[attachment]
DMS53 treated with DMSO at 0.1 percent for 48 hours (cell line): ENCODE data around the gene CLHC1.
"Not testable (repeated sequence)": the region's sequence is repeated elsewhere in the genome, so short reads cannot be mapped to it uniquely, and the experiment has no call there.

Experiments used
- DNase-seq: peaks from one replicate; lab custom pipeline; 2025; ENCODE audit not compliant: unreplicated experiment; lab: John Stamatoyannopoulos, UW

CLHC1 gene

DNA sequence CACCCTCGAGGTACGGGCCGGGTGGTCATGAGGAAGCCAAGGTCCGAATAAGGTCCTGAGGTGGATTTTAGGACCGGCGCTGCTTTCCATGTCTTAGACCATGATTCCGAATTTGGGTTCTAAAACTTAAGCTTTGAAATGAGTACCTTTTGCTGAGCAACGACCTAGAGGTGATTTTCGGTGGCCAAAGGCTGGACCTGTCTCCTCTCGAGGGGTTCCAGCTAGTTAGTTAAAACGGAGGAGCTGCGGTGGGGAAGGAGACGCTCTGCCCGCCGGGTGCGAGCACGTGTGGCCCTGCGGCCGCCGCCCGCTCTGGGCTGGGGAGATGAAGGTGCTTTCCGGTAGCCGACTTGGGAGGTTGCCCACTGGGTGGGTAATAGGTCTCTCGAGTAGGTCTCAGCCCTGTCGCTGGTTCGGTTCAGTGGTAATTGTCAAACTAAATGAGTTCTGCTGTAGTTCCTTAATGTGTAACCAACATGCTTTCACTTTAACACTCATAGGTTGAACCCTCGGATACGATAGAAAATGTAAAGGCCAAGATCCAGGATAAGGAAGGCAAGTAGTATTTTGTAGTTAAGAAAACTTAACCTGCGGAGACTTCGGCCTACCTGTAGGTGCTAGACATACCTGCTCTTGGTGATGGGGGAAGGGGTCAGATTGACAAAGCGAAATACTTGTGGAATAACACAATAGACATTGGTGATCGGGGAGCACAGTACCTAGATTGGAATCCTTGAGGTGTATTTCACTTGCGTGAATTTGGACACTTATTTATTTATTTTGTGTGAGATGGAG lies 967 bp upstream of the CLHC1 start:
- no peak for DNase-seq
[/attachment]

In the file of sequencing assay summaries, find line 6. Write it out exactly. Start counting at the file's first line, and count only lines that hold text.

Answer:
DNA sequence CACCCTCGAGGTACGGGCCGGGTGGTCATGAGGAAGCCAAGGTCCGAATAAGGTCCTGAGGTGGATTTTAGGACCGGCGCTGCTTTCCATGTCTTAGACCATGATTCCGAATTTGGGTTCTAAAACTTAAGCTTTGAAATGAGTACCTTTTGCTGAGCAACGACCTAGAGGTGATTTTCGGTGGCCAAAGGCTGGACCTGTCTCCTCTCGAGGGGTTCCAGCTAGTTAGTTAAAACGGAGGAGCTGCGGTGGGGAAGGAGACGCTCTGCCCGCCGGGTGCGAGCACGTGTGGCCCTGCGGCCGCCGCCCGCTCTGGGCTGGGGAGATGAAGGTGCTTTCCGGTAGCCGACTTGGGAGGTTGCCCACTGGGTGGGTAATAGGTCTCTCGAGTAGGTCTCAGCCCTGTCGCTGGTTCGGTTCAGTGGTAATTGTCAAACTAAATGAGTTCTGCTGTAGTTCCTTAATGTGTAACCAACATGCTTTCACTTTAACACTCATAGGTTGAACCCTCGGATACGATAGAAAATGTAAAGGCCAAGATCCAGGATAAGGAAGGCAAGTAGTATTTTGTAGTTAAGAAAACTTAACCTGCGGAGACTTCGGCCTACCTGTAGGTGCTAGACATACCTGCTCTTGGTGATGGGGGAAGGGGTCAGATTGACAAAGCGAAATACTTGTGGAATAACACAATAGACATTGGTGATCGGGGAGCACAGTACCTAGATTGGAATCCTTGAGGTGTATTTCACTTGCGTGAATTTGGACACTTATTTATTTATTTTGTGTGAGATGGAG lies 967 bp upstream of the CLHC1 start: